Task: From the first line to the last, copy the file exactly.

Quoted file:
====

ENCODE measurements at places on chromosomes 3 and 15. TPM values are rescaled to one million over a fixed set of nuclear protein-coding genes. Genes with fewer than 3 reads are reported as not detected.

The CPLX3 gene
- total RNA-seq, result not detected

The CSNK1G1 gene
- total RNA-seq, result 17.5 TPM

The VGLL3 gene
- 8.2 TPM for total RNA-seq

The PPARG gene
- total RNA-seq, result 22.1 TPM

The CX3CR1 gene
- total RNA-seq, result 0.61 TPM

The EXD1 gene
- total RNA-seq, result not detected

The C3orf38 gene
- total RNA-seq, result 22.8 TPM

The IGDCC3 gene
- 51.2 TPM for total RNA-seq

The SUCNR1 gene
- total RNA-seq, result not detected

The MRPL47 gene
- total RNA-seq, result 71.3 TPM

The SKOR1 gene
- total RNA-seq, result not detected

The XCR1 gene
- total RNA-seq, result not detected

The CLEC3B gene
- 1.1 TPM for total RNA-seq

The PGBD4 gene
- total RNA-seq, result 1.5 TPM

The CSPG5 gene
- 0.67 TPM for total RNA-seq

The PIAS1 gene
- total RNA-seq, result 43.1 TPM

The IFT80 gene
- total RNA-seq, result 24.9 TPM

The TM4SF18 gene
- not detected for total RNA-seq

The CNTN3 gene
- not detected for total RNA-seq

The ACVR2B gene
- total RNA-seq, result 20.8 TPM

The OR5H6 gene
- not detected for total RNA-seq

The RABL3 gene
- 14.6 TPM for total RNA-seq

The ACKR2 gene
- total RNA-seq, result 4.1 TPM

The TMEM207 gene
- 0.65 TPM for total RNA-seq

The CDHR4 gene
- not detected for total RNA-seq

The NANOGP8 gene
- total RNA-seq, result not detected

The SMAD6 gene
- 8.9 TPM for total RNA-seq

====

ENCODE measurements at places on chromosomes 3 and 15. TPM values are rescaled to one million over a fixed set of nuclear protein-coding genes. Genes with fewer than 3 reads are reported as not detected.

The CPLX3 gene
- total RNA-seq, result not detected

The CSNK1G1 gene
- total RNA-seq, result 17.5 TPM

The VGLL3 gene
- 8.2 TPM for total RNA-seq

The PPARG gene
- total RNA-seq, result 22.1 TPM

The CX3CR1 gene
- total RNA-seq, result 0.61 TPM

The EXD1 gene
- total RNA-seq, result not detected

The C3orf38 gene
- total RNA-seq, result 22.8 TPM

The IGDCC3 gene
- 51.2 TPM for total RNA-seq

The SUCNR1 gene
- total RNA-seq, result not detected

The MRPL47 gene
- total RNA-seq, result 71.3 TPM

The SKOR1 gene
- total RNA-seq, result not detected

The XCR1 gene
- total RNA-seq, result not detected

The CLEC3B gene
- 1.1 TPM for total RNA-seq

The PGBD4 gene
- total RNA-seq, result 1.5 TPM

The CSPG5 gene
- 0.67 TPM for total RNA-seq

The PIAS1 gene
- total RNA-seq, result 43.1 TPM

The IFT80 gene
- total RNA-seq, result 24.9 TPM

The TM4SF18 gene
- not detected for total RNA-seq

The CNTN3 gene
- not detected for total RNA-seq

The ACVR2B gene
- total RNA-seq, result 20.8 TPM

The OR5H6 gene
- not detected for total RNA-seq

The RABL3 gene
- 14.6 TPM for total RNA-seq

The ACKR2 gene
- total RNA-seq, result 4.1 TPM

The TMEM207 gene
- 0.65 TPM for total RNA-seq

The CDHR4 gene
- not detected for total RNA-seq

The NANOGP8 gene
- total RNA-seq, result not detected

The SMAD6 gene
- 8.9 TPM for total RNA-seq